The new book KRISEN (THE CRISIS) concerns the emergence of modern Europe.
Pictures from Sicily and Luxembourg illustrate the first part, which tells of the enormous expansion that dominated the 1950s and 60s. Cheap oil, economic growth and rapid political integration dominated the optimistic decades.
The situation got more complicated in the 70s, as international competition increased. The challenge from the emerging East Asian countries has grown ever since. During the last four decades, large parts of European industry have been mired in stagnation.
Instead, massive investments in new communications networks dominated the 1980s and 90s. The Swedish entrepreneur Jan Stenbeck was of critical importance to the development of both Vodafone and the satellites that were used by Rupert Murdoch. The pictured industries in Bergslagen provided the capital for the investments.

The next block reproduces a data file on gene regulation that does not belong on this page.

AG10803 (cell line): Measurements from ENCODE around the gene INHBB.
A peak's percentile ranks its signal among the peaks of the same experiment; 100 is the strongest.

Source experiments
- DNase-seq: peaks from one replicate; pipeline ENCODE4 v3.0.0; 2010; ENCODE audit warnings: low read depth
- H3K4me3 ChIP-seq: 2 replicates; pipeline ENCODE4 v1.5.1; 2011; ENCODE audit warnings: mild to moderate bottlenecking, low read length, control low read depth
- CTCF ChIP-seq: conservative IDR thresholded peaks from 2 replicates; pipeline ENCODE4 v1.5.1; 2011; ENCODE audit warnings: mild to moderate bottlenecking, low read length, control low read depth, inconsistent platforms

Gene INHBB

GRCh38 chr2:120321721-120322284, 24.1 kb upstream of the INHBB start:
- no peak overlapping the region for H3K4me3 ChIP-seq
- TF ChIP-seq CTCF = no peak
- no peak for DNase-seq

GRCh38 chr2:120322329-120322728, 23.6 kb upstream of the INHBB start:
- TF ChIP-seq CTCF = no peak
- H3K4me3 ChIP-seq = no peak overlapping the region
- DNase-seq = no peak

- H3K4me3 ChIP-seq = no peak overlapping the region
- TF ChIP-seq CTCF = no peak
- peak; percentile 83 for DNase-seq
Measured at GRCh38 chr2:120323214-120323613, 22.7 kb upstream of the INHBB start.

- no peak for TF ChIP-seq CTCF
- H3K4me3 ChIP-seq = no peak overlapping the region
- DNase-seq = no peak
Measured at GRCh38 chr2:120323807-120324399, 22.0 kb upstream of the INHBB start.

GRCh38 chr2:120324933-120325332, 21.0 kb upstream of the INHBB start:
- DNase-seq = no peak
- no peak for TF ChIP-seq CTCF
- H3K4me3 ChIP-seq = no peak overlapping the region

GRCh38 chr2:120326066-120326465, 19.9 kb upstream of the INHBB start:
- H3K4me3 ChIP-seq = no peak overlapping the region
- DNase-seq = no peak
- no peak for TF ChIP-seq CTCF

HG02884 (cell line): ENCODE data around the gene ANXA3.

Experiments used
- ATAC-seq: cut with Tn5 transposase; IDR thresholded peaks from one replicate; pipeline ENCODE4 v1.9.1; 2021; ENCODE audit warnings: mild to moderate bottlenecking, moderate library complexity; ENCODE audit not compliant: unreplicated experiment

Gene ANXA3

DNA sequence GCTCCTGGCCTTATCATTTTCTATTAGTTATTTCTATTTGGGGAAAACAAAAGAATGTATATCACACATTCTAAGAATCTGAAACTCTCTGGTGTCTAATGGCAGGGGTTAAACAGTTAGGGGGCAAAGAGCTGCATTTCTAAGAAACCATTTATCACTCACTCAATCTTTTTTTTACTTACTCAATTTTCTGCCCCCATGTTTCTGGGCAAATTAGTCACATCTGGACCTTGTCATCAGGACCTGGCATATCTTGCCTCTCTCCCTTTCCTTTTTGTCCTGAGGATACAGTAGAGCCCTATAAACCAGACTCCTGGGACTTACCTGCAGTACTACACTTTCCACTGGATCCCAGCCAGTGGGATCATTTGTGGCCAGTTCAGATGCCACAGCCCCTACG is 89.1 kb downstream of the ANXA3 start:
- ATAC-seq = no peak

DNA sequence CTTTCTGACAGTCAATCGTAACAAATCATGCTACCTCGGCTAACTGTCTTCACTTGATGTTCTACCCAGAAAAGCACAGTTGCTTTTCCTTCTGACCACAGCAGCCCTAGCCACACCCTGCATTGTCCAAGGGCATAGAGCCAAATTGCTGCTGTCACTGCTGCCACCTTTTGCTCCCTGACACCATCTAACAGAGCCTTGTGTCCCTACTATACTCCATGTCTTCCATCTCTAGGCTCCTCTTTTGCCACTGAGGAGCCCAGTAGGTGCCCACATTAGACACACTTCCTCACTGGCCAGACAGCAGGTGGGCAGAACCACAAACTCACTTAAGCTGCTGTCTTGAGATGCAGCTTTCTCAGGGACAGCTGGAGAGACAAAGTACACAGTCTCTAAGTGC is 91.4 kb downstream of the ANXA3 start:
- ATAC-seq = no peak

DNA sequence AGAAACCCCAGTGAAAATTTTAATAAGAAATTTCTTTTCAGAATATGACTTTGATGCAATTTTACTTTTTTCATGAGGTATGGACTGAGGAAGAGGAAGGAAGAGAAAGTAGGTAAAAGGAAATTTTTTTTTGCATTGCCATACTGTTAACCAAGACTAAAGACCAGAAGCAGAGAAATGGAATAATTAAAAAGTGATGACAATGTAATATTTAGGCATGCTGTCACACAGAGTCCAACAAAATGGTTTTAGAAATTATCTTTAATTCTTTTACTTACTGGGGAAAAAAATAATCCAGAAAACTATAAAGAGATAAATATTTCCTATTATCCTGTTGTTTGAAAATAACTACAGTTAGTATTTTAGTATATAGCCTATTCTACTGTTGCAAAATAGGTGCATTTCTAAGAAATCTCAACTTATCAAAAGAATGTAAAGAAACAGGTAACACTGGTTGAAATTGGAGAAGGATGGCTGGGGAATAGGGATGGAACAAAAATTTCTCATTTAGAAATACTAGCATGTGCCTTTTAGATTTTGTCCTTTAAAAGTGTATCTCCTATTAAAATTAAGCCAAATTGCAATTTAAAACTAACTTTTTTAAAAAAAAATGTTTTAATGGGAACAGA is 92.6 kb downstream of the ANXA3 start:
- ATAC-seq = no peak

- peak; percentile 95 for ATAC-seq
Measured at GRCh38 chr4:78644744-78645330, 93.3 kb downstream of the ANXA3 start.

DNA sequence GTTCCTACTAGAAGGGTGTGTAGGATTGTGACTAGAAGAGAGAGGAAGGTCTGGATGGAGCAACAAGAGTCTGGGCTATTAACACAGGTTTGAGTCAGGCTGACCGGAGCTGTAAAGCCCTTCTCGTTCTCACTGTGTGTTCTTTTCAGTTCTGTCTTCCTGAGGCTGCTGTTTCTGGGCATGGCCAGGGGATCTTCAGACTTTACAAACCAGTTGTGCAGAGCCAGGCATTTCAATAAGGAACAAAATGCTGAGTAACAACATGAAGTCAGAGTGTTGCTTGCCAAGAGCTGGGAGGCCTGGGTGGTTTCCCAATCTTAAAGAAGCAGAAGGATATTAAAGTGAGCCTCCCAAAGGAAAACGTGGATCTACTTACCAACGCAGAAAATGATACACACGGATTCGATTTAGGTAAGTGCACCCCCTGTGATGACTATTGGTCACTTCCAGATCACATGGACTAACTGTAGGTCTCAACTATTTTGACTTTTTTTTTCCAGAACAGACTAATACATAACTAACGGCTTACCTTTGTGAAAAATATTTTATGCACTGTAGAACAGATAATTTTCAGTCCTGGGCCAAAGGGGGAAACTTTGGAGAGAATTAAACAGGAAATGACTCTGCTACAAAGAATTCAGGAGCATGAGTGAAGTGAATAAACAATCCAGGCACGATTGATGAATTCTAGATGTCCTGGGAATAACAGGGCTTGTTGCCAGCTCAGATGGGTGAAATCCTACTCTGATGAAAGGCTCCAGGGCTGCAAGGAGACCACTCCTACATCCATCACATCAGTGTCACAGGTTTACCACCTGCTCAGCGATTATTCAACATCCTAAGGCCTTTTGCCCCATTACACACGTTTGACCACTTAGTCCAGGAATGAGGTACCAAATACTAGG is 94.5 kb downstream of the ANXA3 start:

Sierra Nevada, Spain
Capital markets grew in unison with the telecom networks, culminating in the “IT-bubble” in 1999/2000. Interest rates fell further in the wake of the turmoil, creating the conditions for another massive bubble in the construction sector. Today, Spain alone has more the one million empty or half-finished flats, and the Mediterranean countries will live with the after effects for years to come.
But it’s the pictures from the former GDR that illustrates the most important challenge that the continent is confronted by. After Die Wende, East Germanys’ archaic industry collapsed and three million jobs were lost. Today large parts of the country are dominated by an aging and shrinking population. Making things worse, the same kind of problems can be seen in dozens of regions around Europe.
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